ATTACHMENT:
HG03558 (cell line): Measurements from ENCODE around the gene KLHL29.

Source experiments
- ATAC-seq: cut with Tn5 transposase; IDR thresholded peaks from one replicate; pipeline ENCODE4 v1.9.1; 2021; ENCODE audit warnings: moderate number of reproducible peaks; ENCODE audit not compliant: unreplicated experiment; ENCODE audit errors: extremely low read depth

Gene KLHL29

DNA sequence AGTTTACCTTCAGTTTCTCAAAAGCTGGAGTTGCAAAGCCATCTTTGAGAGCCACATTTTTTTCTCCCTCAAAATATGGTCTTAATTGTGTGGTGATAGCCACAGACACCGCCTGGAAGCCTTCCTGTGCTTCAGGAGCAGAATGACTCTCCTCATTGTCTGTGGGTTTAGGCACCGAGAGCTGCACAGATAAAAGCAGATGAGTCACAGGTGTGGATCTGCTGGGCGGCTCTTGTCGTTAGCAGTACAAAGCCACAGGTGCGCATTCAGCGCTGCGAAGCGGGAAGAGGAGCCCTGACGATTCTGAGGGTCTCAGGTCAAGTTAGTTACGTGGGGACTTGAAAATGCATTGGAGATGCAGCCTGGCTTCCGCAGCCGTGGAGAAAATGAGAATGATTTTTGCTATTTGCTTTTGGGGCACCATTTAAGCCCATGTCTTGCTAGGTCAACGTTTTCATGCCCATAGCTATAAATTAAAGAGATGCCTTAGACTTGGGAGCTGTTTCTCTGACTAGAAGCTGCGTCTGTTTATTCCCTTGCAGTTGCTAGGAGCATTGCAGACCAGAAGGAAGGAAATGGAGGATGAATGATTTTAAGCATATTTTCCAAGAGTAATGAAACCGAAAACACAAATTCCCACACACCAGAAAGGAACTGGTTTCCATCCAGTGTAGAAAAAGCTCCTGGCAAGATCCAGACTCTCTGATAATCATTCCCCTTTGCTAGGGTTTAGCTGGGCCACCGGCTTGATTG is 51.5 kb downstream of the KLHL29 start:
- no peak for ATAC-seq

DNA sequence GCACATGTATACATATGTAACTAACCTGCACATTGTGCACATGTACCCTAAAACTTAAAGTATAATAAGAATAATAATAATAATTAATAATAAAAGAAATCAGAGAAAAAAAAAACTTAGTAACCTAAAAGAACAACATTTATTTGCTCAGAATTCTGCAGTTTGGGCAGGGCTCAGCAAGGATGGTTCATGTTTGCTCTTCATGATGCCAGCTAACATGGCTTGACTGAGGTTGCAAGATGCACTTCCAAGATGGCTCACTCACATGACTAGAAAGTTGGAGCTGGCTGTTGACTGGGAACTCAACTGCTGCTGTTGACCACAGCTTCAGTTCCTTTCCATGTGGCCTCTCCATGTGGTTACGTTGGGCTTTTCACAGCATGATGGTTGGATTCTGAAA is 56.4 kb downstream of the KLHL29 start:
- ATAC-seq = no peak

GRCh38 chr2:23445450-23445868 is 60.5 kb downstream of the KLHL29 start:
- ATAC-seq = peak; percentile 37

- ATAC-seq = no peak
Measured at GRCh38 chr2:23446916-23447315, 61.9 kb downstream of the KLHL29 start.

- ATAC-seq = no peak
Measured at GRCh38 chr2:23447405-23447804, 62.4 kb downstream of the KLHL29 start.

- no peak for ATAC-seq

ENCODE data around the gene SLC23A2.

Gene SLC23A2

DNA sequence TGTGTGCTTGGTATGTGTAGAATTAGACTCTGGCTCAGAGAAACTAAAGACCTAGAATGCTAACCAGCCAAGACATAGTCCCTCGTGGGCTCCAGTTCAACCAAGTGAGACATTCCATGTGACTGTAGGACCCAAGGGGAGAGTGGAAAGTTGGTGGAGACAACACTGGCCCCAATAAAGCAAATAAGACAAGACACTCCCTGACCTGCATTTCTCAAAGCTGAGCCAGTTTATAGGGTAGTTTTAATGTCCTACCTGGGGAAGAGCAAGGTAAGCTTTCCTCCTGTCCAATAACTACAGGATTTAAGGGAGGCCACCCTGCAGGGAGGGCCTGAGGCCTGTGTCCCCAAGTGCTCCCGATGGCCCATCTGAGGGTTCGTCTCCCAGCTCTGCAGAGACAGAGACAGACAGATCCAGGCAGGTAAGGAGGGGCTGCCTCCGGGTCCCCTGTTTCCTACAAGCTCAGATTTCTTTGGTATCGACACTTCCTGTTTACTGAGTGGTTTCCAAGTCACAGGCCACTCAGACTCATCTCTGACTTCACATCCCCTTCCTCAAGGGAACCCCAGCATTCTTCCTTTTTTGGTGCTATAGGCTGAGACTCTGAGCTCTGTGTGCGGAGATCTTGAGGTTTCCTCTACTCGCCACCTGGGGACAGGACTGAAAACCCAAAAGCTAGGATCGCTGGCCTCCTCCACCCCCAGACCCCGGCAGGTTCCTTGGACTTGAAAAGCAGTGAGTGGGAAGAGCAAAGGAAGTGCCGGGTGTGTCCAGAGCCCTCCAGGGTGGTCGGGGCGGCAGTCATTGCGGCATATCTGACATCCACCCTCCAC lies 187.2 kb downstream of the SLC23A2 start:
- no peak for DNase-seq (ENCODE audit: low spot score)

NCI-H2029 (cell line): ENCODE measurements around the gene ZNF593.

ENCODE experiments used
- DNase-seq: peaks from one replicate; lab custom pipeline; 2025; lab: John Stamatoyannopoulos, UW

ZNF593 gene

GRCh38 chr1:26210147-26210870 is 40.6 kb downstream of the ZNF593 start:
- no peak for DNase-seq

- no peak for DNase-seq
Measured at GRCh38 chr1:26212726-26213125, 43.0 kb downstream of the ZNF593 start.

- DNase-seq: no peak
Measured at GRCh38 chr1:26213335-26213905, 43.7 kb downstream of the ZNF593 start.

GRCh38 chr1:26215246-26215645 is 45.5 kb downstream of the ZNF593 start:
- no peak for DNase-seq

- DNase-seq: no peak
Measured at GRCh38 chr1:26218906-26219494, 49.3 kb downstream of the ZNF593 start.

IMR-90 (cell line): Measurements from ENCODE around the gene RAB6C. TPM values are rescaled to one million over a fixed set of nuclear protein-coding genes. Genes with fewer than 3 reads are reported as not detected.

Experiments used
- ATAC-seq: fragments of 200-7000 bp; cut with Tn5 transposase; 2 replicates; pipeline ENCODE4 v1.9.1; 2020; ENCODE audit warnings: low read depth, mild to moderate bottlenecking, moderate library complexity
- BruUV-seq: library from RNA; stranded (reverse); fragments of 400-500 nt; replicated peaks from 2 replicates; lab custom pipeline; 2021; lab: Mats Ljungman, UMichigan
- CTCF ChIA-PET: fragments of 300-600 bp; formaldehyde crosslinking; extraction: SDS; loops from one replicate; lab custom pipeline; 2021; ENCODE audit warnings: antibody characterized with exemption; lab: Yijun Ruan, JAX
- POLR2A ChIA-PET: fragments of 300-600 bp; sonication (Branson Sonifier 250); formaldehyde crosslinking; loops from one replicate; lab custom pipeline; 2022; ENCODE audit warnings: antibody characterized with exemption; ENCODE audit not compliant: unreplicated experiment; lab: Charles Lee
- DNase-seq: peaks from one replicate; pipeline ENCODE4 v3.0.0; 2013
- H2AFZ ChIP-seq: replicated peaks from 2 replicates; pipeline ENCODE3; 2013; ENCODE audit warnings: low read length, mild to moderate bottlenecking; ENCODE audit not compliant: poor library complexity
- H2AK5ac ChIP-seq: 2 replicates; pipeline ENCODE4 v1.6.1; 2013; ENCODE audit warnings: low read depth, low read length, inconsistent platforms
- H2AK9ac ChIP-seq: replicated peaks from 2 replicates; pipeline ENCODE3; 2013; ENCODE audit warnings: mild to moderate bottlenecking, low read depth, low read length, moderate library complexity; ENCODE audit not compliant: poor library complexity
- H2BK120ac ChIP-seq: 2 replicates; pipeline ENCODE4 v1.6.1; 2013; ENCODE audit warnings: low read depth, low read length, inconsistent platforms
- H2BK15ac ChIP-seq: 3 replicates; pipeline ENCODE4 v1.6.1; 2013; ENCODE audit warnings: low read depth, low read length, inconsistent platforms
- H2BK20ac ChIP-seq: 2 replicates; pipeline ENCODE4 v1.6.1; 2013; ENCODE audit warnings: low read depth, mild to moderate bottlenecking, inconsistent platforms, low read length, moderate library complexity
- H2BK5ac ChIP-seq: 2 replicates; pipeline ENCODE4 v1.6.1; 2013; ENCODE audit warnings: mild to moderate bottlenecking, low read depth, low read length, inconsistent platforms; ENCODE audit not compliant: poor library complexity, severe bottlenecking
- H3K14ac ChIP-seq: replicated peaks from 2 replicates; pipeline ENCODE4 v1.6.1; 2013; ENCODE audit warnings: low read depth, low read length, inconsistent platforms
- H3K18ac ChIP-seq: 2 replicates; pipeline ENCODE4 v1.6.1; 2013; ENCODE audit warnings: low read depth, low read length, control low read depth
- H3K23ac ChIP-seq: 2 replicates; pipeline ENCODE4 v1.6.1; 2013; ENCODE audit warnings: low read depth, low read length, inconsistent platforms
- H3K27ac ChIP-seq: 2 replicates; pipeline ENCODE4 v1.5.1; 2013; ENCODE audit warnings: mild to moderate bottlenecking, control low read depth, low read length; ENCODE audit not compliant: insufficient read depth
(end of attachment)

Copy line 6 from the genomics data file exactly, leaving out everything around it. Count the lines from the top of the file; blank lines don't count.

- no peak for ATAC-seq